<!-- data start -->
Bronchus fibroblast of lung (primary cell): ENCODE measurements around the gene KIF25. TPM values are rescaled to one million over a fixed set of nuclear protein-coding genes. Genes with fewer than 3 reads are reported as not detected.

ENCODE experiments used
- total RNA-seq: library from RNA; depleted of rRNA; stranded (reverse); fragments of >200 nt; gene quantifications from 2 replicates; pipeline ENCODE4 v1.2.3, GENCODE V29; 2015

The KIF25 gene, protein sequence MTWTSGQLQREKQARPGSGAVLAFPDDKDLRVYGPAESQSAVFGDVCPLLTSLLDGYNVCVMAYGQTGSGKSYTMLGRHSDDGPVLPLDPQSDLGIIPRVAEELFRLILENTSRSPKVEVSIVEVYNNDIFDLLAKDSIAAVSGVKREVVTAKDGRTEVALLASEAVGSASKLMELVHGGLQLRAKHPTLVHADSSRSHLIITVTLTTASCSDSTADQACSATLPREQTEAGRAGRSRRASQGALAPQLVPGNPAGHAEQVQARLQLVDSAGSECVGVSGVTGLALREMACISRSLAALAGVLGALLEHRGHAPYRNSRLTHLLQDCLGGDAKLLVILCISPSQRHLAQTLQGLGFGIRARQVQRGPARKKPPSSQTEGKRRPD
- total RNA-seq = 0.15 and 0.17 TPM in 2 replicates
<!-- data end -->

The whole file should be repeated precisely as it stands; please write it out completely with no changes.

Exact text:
Bronchus fibroblast of lung (primary cell): ENCODE measurements around the gene KIF25. TPM values are rescaled to one million over a fixed set of nuclear protein-coding genes. Genes with fewer than 3 reads are reported as not detected.

ENCODE experiments used
- total RNA-seq: library from RNA; depleted of rRNA; stranded (reverse); fragments of >200 nt; gene quantifications from 2 replicates; pipeline ENCODE4 v1.2.3, GENCODE V29; 2015

The KIF25 gene, protein sequence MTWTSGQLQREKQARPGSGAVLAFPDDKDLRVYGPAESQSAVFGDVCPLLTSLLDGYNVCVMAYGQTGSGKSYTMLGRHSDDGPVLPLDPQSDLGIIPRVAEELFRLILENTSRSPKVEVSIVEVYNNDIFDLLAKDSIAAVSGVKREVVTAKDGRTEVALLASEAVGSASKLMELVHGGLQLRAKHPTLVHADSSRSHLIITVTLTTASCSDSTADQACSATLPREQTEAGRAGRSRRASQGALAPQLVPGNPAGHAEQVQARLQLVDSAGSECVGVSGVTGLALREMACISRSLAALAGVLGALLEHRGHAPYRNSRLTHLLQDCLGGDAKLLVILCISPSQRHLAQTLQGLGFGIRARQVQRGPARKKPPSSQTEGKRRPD
- total RNA-seq = 0.15 and 0.17 TPM in 2 replicates